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Learning on the hoof

Having just reviewed contributions from the first 100 HR directors, L&D experts and training managers to participate in some research, findings suggest that when it comes to actually devising and deploying a mobile learning strategy, most players are still waiting on the bench. Vicky Jones, Managing Director at Redtray, explores.

When it comes to mobile learning, most HR experts are still watching from the side lines. By this time next year, more people will be accessing the internet through a mobile device than on a PC1. In the HR world, by 2015, the global market for mobile learning products and services will have reached $9.1 billion2. And by 2016, the number of tablets shipped out to enterprises (not consumers) will be close to 100 million (seven times today’s figure)3. With numbers like these to back us up, it’s pretty simple to make the business case for mobile learning. Growth is so fast it’s no longer feasible to expect learners in the workplace not to want mobile access to the company’s training materials. But while no one in L&D seems to be disputing the untapped potential of mobile learning, the latest figures emerging from our new crowd sourcing research programme, LMSwishList, suggest that most L&D leaders are talking the talk, but not yet walking the walk.

Half of all respondents say that absolutely none of the learning support they offer staff is currently accessed through a mobile device. The other half estimate that little more than 10 percent of the course content they have to offer today is ever accessed via a smartphone or a tablet. Things are developing all the time and the really interesting facts and figures are undoubtedly still to emerge from the project. But the input we’ve received over the first days of the programme make the current outlook for mobile learning crystal clear: While the big vendors talk up its potential, real learners on the ground are sticking to the PC. Even when we ask L&D professionals to speculate on the future, less than one in five of them believe that the majority of learning will be accessed over a mobile device anytime soon.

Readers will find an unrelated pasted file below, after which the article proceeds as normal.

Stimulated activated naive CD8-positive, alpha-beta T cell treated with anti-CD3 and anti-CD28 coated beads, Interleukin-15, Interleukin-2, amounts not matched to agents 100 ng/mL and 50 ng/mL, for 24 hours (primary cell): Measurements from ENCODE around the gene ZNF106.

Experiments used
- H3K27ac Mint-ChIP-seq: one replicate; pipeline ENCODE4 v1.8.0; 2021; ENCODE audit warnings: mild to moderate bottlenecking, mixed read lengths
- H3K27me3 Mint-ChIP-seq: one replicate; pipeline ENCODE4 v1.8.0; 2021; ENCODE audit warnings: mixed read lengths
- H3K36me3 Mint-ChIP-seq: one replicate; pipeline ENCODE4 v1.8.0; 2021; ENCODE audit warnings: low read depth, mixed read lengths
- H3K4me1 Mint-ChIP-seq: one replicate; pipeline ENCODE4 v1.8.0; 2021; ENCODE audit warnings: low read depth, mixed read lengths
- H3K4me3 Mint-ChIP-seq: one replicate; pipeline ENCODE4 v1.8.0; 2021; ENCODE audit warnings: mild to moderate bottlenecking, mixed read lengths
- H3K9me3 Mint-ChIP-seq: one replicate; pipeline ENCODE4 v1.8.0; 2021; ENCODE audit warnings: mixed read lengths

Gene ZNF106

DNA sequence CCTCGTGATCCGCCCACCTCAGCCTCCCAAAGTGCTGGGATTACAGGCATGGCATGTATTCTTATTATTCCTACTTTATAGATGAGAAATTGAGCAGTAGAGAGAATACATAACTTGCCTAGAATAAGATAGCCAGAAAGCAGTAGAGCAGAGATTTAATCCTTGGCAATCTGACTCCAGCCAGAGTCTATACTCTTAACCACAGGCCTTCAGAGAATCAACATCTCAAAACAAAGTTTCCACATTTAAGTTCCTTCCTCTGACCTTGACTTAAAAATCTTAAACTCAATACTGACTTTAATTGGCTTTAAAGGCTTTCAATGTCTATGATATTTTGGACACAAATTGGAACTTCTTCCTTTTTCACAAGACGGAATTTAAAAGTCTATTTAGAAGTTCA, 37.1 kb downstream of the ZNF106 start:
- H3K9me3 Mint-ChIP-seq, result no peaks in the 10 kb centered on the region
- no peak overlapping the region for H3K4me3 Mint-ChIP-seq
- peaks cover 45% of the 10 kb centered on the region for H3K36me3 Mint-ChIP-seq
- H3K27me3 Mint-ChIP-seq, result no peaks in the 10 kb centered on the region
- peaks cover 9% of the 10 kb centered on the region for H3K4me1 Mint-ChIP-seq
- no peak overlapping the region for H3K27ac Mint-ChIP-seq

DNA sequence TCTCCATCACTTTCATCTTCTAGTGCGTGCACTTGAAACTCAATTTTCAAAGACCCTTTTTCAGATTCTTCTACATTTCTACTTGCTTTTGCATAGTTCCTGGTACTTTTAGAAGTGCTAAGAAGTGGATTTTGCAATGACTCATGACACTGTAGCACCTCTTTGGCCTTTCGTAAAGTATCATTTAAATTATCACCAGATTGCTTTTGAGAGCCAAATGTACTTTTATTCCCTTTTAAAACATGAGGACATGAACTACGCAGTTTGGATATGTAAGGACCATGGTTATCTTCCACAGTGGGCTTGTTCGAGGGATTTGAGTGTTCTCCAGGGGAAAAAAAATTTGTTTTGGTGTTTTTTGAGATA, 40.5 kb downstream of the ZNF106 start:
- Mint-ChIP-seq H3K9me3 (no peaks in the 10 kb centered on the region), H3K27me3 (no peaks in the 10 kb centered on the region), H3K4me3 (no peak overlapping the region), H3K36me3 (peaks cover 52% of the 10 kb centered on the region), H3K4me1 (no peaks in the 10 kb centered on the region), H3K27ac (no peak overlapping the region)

In the current business environment, the fear of being left behind is overshadowed by the fear of making the wrong move. At the vendor end, suppliers are racing each other to develop the breakthrough mobile strategy that everyone’s looking for while in-house, L&D leaders are getting increasingly panicky at the prospect of falling behind: it’s a volatile cycle of product development fuelled by panic buying which most L&D experts are more happy to watch than to participate in. So far the focus point for most mobile strategies seems to be the app. Usually, it’s some kind of bite-sized learning module that sits on a smartphone or an immersive serious game that learners can use to reinforce training points while on the move. But the common failure that keeps the HR industry cautious is the absence of a really convincing integration strategy. Mobile learning is bolted onto what’s there already when really, its place needs to be defined in the new blend of learning that mobile will contribute to. Technology’s role is to support our learning needs – not dictate them, and the early adopters creating all the buzz at the sharp end of our industry ignore this at their peril. Until just a few weeks ago, those of us in the UK who owned a smartphone were actually outnumbered by those who didn’t. Issued in Feb 2012, the most recent research estimates that smartphone ownership in the UK currently stands at 50.3 percent 4, so it should come It It comes as no surprise when half of all L&D experts participating in our LMSwisList research say that none of the learning support they offer staff is currently accessed through a mobile device. Until February this year, most of the staff they need to support didn’t have one. Yes, mobile learning is unquestionably set to become an ubiquitous part of the training mix, and yes, the shift from desktop to handheld device will come sooner rather than later. But the real pace of change will be dictated by the learners in the workplace who try these technologies when they’re offered, and use them again as they come to see their benefits.

1 According to idate
2 Ambient Research
3 According to Infinite Research’s new Worldwide Enterprise Tablet Market Forecast Report
4 Kantar Worldpanel ComTech, as reported in The Guardian

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